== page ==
- In Buddhism, there is no single holy book.
- Buddhism has many diverse traditions with two main branches.
- Unlike most religions or spiritual beliefs, Buddha’s teachings were spread by nonviolent methods such as word of mouth or art.
Gautama Buddha (c. 563/480 – c. 483/400 BCE), also known as Siddhārtha Gautama or simply the Buddha, was a monk, mendicant, sage, philosopher and teacher on whose teachings Buddhism was founded. He is believed to have lived and taught mostly in the northeastern part of ancient India sometime between the 6th and 4th centuries BCE.
Buddha taught a Middle Way between sensual indulgence and the severe asceticism, and he is the primary figure in Buddhism. He is believed by Buddhists to be an enlightened teacher who attained full Buddhahood and shared his insights to help sentient beings end rebirth and suffering. Accounts of his life, discourses and monastic rules are believed by Buddhists to have been summarised after his death and memorised by his followers. Various collections of teachings attributed to him were passed down by oral tradition and first committed to writing about 400 years later.
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- What aspects of this sculpture show Greek influences?
- How much influence has Buddhism had on the modern understanding of meditation and mindfulness?
- Did Greek Cultural influences contribute the Halo to the art of the East?
- Title: Gandhara Buddha
- Material: Stone
- Size: H: 1m
- Created: c. 1st – 2nd Century AD
- Discovered: Gandhara, Pakistan
- Museum: Tokyo National Museum
“Do not dwell in the past, do not dream of the future, concentrate the mind on the present moment.”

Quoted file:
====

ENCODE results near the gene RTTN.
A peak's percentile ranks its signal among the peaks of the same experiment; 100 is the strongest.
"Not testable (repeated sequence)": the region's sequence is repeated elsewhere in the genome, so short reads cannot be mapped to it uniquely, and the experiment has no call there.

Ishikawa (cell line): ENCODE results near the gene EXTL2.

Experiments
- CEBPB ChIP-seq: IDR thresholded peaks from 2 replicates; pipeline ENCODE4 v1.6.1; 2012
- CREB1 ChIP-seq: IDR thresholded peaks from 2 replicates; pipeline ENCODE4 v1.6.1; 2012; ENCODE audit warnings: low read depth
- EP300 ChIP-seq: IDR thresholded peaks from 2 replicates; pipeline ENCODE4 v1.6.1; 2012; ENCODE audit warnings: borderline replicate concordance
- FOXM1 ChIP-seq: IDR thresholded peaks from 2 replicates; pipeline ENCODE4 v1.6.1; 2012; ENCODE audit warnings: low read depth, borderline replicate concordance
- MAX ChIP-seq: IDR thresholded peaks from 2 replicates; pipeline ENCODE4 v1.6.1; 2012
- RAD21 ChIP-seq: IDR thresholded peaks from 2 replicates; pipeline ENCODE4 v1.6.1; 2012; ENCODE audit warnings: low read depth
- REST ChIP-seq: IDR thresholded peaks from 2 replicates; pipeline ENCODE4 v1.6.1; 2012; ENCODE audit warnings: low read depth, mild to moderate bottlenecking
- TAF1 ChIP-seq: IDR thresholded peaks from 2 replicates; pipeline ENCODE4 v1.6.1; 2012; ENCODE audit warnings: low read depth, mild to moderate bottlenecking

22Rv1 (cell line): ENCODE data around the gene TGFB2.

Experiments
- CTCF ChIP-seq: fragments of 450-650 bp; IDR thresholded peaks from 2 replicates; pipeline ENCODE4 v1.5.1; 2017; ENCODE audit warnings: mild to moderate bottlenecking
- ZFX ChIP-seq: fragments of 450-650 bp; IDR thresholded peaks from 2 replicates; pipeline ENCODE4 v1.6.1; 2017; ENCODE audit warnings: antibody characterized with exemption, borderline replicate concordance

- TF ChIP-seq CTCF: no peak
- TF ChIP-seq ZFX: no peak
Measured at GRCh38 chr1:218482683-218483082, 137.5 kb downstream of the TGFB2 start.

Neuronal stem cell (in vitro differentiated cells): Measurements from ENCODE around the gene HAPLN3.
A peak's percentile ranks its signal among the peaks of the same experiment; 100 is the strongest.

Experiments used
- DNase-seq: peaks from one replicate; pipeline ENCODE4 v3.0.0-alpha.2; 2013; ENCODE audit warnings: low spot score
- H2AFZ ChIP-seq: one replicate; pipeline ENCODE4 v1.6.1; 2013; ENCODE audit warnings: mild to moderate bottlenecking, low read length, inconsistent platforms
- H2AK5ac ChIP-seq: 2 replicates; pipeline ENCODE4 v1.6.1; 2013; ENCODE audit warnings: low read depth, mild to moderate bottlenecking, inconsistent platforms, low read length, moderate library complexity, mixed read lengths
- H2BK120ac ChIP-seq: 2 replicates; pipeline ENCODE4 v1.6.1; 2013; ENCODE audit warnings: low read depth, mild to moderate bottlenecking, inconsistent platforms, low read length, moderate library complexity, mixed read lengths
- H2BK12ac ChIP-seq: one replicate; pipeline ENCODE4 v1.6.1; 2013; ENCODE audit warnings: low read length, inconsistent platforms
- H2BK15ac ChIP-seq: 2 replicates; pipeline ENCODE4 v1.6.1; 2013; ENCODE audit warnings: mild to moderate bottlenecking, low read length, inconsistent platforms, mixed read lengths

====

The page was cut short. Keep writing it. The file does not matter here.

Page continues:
“Give, even if you only have a little.”
“Health is the greatest gift, contentment the greatest wealth, faithfulness the best relationship.”
“There is no fear for one whose mind is not filled with desires.”
“Just as a candle cannot burn without fire, humans cannot live without a spiritual life.”
“Even death is not to be feared by one who has lived wisely.”
“No one saves us but ourselves. No one can and no one may. We ourselves must walk the path.”
“Irrigators channel waters; carpenters bend wood; the wise master themselves.”
“To keep the body in good health is a duty… otherwise we shall not be able to keep our mind strong and clear.”
“Drop by drop is the water pot filled. Likewise, the wise man, gathering it little by little, fills himself with good.”
“It is better to travel well than to arrive.”
“Better than a thousand hollow words is one word that brings peace.”
“If you knew what I know about the power of giving, you would not let a single meal pass without sharing it in some way.”
“The root of suffering is attachment.”
“To be idle is a short road to death and to be diligent is a way of life; foolish people are idle, wise people are diligent.”
“Even as a solid rock is unshaken by the wind, so are the wise unshaken by praise or blame.’
“Peace comes from within.
Do not seek it without.”
Photo Credit: 1) Public Domain, Link 2) Public Domain, Link